Close to Culture, Close to Creativity, Spot on Asia.

LIDIA MAY – “Substance and value is true luxury”

Posted on August 13, 2015


Founder of LIDIA MAY

Dhaka is the capital city of Bangladesh and home to more than 14 million inhabitants. Among them is May Yang, also one of the few Chinese Americans who call this city their home.

Born in Chongqing, China, Yang immigrated to the United States with her parents at the age of 10 and was raised in Los Angeles. Since then, she has lived in cities like Hong Kong and worked in a corporate law firm in New York prior to taking on a development role for a non-profit organisation in Bangladesh.

“My heart has always been with doing development work in areas of poverty alleviation and disaster management. Doing that gave me a lot of meaning and purpose,” said Yang during the interview at her office and workshop for her accessories label, Lidia May.

While working for the NGO, she yearned to create more impact in the lives of the locals. That opportunity came when she learned about the Lidia Hope Centre, a small slum school serving families that reside in the slum areas.

“I came to Bangladesh seeing two extremes. On one end, a lot of poverty and poorly made systems and things. On the other end, a very vibrant art scene and very rich tradition of hand-made goods. Including, a growing community of people who are well travelled and appreciate the finer things in life.”

LIDIA MAY was set up as a socially conscious label that would market and sell quality accessories made by women from the slums who are trained and counselled by the the Lidia Hope Centre.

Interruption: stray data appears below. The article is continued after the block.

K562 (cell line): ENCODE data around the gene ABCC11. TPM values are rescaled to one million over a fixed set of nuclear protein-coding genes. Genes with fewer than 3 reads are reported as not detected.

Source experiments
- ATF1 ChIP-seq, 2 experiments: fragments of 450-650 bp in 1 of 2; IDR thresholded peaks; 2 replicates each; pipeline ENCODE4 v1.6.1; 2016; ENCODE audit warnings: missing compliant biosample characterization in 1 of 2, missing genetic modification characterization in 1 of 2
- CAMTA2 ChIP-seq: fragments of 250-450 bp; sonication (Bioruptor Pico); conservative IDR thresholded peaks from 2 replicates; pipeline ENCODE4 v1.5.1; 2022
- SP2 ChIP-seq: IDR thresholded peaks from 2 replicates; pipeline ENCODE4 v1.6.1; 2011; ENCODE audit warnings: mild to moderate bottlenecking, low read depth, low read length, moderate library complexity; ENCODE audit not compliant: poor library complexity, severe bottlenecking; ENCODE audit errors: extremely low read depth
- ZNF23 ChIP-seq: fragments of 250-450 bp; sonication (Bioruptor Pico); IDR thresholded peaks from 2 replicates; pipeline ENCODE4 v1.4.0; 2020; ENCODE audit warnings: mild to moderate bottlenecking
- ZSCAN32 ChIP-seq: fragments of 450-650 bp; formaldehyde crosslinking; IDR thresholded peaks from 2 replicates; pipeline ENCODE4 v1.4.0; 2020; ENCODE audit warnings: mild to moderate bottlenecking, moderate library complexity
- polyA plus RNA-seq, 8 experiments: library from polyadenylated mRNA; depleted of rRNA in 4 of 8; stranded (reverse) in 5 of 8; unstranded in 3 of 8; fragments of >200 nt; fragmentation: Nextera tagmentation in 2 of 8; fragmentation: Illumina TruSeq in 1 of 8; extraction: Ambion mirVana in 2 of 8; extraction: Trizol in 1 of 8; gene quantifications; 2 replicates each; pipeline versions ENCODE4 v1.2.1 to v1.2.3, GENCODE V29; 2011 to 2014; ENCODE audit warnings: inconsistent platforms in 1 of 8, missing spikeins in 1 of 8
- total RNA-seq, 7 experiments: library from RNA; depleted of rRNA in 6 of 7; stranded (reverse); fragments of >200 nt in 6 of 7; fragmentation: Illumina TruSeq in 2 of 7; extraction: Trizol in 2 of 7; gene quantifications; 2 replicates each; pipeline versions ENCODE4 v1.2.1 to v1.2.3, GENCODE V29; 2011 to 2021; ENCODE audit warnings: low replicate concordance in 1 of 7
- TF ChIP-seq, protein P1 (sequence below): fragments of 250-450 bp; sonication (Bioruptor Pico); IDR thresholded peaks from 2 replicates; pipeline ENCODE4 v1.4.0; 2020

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The Road to Creative Fulfilment

Posted on July 19, 2015

When it comes to career choices, traditional Asian families are known to be highly pragmatic. It is common for parents to nudge their children to pursue a practice in accountancy, medicine or law, and thus build a name in a respectable profession with high earning growth prospects.

Some may conform to their parent’s wishes and societal pressure despite a lack of interest in the field of study. A few will find courage to break out of the mold to pursue their heart’s desire.

David, Ethan and Elise are 3 Singaporean professionals who made the plunge to drop their respective 9-to-5’s to pursue their artistic passions.

Photo by David Seow

Photo by David Seow

David Liew

Freelance Illustrator

What were you doing before venturing full-time as an illustrator?

I’ve held a number of jobs in my “previous life” – junior college art and history teacher, model-maker, animation production artist, polytechnic lecturer.


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Tasting The World In Her Kitchen

Posted on June 30, 2015

Gabriele Galimberti, Photographer (Italy)

Gabriele Galimberti, Photographer (Italy)

Gabriele Galimberti, ITALY

Photographer, Author of In Her Kitchen

There is a reason why comfort food is called, well, comfort food.
It is food that makes you comfortable at a time you need to be; arousing feelings of nostalgia, familiarity, your forgotten childhood — resulting in a symphony of warm and fuzzy emotions with every bite.

So, what happens when a person, who hardly ever left his Tuscan hometown and was very attached to the comforts of a traditional Italian household like a proper Italian boy, must leap outside his comfort zone to explore the world as a couchsurfer and (literally) live on and off the couches of total strangers for two years?

In Italian photographer Gabriele Galimberti’s story, he goes to his Grandma Marissa and she makes him his favourite ravioli. (As a matter of fact, he would then go off to meet other grandmas in different cities, where they not only feed him, they would also teach him how to cook their own favourite recipes and help him create a best-selling cookbook.)


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NYC x SIN: Do good work to eat good food

Posted on June 18, 2015